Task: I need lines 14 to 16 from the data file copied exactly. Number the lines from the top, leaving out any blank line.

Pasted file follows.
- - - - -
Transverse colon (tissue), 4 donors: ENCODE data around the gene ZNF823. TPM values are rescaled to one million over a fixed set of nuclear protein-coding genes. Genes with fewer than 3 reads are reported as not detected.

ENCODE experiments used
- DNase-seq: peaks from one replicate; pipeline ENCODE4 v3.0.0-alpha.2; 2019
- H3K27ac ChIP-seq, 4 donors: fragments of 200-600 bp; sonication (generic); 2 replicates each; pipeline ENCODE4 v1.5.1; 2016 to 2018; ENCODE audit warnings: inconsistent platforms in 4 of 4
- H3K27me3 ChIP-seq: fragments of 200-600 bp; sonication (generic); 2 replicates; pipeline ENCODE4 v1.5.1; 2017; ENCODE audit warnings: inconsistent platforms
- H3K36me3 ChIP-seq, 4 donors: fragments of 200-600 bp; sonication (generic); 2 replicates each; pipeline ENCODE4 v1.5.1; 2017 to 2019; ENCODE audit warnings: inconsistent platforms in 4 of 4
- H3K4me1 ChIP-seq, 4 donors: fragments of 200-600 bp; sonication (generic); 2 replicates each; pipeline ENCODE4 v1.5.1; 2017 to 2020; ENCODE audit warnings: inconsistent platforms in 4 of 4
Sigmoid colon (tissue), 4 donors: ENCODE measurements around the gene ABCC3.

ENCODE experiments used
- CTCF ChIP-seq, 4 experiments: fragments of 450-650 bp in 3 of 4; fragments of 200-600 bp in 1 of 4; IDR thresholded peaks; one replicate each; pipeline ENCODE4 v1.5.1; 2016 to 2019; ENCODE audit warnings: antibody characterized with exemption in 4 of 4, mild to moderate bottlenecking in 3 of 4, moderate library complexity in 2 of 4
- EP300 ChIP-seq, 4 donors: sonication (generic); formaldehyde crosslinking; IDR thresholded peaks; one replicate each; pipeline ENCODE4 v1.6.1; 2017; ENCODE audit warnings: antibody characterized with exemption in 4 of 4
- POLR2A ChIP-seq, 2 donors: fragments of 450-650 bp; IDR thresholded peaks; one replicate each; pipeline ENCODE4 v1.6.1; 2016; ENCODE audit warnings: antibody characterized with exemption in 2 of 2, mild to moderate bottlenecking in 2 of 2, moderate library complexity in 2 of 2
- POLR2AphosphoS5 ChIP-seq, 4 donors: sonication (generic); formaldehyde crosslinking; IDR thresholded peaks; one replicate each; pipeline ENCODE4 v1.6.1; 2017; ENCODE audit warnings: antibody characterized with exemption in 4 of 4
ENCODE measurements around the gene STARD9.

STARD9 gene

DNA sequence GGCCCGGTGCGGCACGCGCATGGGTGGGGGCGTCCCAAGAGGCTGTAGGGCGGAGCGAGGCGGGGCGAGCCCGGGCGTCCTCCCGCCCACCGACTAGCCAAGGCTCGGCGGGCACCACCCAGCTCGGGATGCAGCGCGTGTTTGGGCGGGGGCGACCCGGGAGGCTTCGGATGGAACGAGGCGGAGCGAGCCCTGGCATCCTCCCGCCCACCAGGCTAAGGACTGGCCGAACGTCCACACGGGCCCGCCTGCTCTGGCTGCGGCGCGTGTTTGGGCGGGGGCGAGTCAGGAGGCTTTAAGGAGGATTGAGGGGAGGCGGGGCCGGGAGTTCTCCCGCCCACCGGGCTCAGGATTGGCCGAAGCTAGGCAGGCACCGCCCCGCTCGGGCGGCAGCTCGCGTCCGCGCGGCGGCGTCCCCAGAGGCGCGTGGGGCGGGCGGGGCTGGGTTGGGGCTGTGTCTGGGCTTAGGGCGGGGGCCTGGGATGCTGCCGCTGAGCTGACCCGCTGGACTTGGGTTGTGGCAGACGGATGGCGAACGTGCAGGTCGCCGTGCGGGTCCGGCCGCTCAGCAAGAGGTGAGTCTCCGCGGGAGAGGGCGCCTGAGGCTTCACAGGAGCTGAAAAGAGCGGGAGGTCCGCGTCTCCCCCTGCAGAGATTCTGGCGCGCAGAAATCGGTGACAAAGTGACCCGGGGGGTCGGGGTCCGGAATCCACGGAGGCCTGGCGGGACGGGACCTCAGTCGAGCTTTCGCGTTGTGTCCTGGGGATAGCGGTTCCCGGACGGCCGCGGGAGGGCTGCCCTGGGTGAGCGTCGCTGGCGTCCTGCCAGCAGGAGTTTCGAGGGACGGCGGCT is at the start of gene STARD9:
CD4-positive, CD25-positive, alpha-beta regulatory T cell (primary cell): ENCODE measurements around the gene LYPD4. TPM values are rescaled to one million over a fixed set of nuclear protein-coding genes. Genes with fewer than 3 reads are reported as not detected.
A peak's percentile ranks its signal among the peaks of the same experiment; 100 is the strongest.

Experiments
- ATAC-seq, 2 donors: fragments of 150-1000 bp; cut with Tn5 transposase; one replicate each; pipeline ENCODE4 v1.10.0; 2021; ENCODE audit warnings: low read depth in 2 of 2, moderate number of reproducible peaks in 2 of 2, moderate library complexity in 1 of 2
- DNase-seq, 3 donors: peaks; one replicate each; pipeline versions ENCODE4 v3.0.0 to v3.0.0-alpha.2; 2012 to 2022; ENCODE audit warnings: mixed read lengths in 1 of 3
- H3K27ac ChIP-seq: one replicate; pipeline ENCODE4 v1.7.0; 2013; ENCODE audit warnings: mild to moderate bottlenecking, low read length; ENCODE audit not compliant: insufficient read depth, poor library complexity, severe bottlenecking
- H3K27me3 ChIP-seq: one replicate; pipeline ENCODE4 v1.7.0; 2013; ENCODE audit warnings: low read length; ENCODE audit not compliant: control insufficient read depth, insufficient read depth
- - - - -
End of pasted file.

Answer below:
ENCODE measurements around the gene STARD9.

STARD9 gene

DNA sequence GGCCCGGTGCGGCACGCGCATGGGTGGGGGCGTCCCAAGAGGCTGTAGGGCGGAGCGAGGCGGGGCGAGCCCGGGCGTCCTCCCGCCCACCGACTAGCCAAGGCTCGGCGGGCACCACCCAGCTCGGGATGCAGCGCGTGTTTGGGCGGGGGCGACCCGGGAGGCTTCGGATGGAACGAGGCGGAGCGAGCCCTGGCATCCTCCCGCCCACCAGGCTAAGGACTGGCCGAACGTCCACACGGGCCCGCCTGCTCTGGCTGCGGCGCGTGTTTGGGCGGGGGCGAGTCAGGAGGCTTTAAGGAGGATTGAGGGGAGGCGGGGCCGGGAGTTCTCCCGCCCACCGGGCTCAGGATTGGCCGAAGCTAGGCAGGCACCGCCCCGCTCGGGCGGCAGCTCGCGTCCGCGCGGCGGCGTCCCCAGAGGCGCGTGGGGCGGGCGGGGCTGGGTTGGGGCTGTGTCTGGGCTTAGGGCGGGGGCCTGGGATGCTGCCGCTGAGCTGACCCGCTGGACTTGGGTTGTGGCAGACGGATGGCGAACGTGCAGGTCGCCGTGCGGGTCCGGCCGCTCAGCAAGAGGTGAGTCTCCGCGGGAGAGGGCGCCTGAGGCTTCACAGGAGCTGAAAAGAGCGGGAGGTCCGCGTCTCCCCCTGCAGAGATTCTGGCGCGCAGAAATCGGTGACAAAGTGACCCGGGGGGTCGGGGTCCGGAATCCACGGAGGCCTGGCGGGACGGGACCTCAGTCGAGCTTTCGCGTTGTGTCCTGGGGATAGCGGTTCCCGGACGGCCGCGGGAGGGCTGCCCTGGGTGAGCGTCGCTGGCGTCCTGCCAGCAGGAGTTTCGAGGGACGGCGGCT is at the start of gene STARD9: